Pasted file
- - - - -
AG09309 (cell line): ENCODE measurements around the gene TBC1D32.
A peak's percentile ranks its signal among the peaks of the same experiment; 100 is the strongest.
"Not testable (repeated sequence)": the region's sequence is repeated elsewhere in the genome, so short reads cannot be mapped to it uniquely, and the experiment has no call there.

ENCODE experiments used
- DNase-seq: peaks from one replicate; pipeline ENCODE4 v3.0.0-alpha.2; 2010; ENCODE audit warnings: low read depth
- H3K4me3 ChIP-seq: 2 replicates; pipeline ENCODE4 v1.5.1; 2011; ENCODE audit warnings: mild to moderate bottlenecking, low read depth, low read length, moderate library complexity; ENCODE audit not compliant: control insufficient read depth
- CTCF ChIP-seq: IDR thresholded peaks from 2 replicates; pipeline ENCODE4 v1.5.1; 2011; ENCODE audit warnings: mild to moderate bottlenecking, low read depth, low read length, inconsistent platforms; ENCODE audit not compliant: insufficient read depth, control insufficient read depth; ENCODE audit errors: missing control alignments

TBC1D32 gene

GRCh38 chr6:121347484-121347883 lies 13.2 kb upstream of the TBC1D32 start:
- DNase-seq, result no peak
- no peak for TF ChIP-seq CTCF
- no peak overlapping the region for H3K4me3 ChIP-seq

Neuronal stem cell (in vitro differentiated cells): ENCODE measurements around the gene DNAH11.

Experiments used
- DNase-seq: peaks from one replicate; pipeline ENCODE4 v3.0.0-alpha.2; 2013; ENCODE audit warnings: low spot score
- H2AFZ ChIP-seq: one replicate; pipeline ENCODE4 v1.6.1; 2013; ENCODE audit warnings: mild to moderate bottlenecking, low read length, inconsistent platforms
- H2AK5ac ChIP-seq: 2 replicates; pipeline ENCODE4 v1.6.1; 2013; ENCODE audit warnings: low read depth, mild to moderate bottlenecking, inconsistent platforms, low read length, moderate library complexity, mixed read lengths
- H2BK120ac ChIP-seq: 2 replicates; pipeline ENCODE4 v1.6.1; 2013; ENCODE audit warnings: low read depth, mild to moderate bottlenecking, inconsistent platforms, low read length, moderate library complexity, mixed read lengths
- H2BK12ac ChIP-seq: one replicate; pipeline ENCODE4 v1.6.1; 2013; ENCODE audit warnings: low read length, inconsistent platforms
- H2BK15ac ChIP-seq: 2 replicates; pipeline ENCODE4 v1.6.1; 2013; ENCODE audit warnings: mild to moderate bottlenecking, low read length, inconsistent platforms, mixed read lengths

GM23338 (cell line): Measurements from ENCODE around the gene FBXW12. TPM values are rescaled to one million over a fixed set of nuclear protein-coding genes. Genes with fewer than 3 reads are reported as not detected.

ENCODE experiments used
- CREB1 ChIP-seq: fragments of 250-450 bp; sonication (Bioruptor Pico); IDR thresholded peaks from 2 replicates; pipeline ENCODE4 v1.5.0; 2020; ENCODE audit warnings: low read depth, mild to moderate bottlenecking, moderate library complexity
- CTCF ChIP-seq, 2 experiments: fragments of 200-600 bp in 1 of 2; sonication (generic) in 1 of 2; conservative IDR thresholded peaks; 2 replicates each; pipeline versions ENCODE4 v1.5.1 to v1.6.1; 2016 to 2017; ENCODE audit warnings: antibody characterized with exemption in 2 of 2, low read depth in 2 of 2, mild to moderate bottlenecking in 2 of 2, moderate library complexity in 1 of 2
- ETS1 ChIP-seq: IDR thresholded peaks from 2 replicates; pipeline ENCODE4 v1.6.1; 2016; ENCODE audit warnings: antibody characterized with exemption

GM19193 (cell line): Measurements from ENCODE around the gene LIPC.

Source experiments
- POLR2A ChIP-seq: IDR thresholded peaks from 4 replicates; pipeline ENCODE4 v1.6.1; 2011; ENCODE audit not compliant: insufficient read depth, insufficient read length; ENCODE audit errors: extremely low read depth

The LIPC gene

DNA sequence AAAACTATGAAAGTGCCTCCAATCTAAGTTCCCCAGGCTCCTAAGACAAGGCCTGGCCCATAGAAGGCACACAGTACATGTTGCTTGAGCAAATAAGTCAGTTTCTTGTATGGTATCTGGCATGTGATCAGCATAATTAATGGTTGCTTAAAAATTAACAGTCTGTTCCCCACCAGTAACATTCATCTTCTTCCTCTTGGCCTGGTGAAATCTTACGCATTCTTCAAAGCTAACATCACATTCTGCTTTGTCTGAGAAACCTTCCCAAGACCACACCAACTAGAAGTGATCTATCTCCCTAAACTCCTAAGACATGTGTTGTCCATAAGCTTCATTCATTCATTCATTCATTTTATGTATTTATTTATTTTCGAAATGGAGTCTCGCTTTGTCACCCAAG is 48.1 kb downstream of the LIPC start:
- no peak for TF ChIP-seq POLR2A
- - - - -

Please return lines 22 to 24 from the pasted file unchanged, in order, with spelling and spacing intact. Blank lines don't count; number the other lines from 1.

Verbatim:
ENCODE experiments used
- CREB1 ChIP-seq: fragments of 250-450 bp; sonication (Bioruptor Pico); IDR thresholded peaks from 2 replicates; pipeline ENCODE4 v1.5.0; 2020; ENCODE audit warnings: low read depth, mild to moderate bottlenecking, moderate library complexity
- CTCF ChIP-seq, 2 experiments: fragments of 200-600 bp in 1 of 2; sonication (generic) in 1 of 2; conservative IDR thresholded peaks; 2 replicates each; pipeline versions ENCODE4 v1.5.1 to v1.6.1; 2016 to 2017; ENCODE audit warnings: antibody characterized with exemption in 2 of 2, low read depth in 2 of 2, mild to moderate bottlenecking in 2 of 2, moderate library complexity in 1 of 2